Believe it or not, there’s been a lot of buzz about BB-8’s gender recently. And that raises a question: Why does it matter?
I had a lot of mixed feelings the other day watching the new video on Ahsoka Tano.
I’m not in The Clone Wars generation by any means – I’d been active in fandom for more than a decade when Ahsoka came around – hell, this blog was four years old in 2008.
But what Ahsoka is to that generation, Mara Jade was to mine. She was, back in the day – or at least to some of us – just as big a Star Wars figure as Leia. In fact, she was only the second female in the whole franchise to get anywhere near that much development. For nearly a decade – before the prequels – Mara Jade was the second-most important woman in Star Wars. But she’s not canon any more. And though I don’t really care about that, I have to admit it hurts to see her effect ignored. Oh, I know that to mention her in that video would just muddy the waters, but so much of what you see with Ahsoka and fandom right now mirrors what was happening with Mara and fandom back in the day.
I’ve avoided saying much about my spoiler policy here on Club Jade, mainly because I firmly believe in taking these things on a case-by-case basis. But there is one hard fact here: I will not treat officially released material as spoilers.
That doesn’t mean I’ll spoil something that’s in The Force Awakens novelization or art book, on the chance they come out before the film does. But any officially released publicity material is fair game. That means trailers, commercials, press releases and anything else that Lucasfilm very clearly wants people to know.
First it was ‘why aren’t stormtroopers clones?,’ now it’s ‘Luke Skywalker’s Jedi should be carbon copy of the Old Republic Jedi, right?’
Over at /Film, and in light of the latest rumor regarding possible Skywalker offspring, Germain Lussier gives his view on the rumors, and Jason at Making Star Wars has a response as well. (Possible spoilers at all those links, though I’m trying my best to avoid them here.)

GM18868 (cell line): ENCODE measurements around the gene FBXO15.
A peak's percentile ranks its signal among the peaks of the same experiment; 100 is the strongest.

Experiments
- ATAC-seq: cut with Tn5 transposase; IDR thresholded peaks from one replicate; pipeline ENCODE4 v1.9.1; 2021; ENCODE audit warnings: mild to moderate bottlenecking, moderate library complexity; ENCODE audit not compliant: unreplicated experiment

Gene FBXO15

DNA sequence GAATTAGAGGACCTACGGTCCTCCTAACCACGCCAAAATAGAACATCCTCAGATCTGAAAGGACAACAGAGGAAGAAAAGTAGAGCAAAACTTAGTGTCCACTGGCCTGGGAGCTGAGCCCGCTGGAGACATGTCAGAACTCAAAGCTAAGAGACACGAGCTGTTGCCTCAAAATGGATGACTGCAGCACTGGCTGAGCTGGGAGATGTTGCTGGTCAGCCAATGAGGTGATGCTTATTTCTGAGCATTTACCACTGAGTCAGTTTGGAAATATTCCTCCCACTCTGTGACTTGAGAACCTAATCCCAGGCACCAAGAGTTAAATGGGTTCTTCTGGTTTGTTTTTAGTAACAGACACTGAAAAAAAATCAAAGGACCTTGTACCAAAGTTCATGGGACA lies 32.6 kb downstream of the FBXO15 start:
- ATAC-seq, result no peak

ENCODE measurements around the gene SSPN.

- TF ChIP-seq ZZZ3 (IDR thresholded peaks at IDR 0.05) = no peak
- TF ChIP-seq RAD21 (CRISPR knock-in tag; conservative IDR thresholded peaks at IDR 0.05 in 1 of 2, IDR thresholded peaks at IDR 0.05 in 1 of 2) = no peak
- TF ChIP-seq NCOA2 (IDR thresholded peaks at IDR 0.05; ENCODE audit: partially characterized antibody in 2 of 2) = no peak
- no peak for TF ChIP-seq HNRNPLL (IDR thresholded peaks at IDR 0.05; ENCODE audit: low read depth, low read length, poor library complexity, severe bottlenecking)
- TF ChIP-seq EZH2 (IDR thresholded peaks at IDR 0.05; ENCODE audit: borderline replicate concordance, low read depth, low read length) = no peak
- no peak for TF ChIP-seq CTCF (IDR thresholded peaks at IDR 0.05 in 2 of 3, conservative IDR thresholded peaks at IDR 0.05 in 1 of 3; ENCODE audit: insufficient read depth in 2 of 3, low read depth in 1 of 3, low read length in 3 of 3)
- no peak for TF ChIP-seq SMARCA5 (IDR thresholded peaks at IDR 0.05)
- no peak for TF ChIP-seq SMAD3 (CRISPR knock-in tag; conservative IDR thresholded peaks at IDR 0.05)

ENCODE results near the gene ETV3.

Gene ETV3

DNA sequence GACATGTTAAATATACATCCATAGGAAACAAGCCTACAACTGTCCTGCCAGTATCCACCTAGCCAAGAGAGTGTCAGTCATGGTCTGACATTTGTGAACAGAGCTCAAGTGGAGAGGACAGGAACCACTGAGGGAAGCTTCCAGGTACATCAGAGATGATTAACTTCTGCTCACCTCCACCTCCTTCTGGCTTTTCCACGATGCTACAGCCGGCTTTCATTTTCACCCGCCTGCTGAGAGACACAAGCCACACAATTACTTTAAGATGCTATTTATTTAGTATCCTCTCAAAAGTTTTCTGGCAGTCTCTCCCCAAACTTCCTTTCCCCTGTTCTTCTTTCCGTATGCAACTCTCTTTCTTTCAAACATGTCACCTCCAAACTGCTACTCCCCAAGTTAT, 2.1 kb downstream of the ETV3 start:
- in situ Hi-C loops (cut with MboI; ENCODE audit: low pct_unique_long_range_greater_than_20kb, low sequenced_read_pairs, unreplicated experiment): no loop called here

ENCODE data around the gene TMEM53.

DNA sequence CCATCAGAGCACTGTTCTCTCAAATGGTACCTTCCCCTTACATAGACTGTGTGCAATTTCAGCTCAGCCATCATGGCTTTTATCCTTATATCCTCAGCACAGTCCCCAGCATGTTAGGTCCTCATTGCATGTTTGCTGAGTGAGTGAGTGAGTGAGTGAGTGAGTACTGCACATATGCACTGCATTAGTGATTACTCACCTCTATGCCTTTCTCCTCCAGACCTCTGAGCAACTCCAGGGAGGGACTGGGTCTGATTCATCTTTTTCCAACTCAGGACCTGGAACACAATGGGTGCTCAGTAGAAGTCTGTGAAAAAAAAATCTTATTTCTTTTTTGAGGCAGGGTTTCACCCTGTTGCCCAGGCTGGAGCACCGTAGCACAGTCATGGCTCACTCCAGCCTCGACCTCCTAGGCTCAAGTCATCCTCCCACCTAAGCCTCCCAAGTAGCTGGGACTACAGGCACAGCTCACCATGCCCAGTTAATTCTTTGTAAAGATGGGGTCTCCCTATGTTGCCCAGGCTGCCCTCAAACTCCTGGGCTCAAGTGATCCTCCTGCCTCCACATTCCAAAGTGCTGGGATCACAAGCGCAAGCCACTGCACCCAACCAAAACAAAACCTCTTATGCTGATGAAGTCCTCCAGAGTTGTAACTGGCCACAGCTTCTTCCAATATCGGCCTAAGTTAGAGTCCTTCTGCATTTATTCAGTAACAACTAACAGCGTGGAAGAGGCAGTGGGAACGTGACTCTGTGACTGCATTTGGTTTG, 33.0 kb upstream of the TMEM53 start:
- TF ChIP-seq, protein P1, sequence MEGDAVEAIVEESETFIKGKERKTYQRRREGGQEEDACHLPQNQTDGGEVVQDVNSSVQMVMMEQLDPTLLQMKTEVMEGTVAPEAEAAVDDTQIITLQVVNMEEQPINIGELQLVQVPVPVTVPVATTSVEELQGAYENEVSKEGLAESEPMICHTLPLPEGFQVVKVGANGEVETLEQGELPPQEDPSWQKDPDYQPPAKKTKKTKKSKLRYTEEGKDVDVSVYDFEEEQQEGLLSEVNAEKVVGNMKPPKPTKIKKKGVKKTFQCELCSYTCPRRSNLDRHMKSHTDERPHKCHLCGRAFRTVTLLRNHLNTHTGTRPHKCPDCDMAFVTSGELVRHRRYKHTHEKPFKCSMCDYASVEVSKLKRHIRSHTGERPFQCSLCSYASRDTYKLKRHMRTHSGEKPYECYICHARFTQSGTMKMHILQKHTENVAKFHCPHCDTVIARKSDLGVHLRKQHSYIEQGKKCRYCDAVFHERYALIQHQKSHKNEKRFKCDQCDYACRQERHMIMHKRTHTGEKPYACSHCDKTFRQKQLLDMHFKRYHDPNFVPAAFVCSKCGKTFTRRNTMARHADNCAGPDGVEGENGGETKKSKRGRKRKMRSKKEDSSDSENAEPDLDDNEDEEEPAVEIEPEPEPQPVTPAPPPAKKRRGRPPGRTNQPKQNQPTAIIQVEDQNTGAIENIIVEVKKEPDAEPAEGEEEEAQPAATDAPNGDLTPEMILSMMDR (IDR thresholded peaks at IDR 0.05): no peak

I don’t agree with ether of them entirely (okay, I really don’t agree with Lussier and, full disclosure, went a-ranting on Twitter this morning over it) but there’s something kind of funny about all this: The old arguments never die, do they?
If you’re a digital comics fan, the news of the day is pretty big: Star Wars comics became available on comiXology today under new licensee Marvel. Most of the big publishers use comiXology for digital these days, but Dark Horse has stayed an outlier, maintaining their own app, so this is the first time these works have been available through the more popular service.
That’s all well and good – or at least, inevitable. This is the way the comics license works: All or nothing, no matter who actually produced the work.
But one thing: Everything you see in ‘Marvel’s’ Star Wars store is reusing old Dark Horse covers, sans Dark Horse logo. The only changes on any of them are a Marvel logo and the Legends banner. Other than those three things, they are using the Dark Horse covers verbatim.
And, honestly? It looks a bit crass.
It’s not the biggest issue in the fandom, and it’s certainly not without precedent – Dark Horse reprinted all the old Marvel stuff, probably several dozen times a piece. But they also started long before digital comics and the ability to publish several dozen collected editions at the drop of a hat. By the time digital came along, all the old Marvel stuff had Dark Horse covers ready to go.
I don’t expect Marvel to have artists whip up completely (mostly?) new covers for digital, the way they’re doing for print. But surely a quick general ‘Archive’ template and text treatment (Well, maybe two, given the omnibus layouts) would make this look a little less skeevy.
There’s nothing wrong with the Dark Horse covers, and certainly Lucasfilm owns the typography just as much as they do the art. I’m sure there are a lot of factors I’m unaware of here. I don’t even know if they have access to the original art (surely Lucasfilm does?) I don’t know Marvel’s staffing situation or the amount of time they had to throw this all together. And I certainly have no objections to Dark Horse’s big last minute sale: They produced most of it and lost the license to the biggest fish in the pond through no fault of their own – why not get in those last few sales?
But I know, as a fan – and not even a fan who Dark Horse showed much interest in catering to outside of a brief period in the ’90s – this just doesn’t look right to me. And for that matter, why is Marvel is putting up some of Dark Horse’s most popular Star Wars comics – Dark Empire, Legacy, etc. – it only a week before their first new comic even hits? An attempt to reach out to the rabid Dark Horse fans? Will it over-saturate the audience? Can you over-saturate the market for comics fans?
It all comes down to money, yes. Of course it does. And I’m sure Marvel and Lucasfilm made a nice chunk of cash today off all this, to go with their brand new 1 million record. I just wish they’d been a touch classier about it.
Eric Geller at TheForce.net posted a lengthy piece today looking at the ‘movement’ to ‘save’ the Expanded Universe.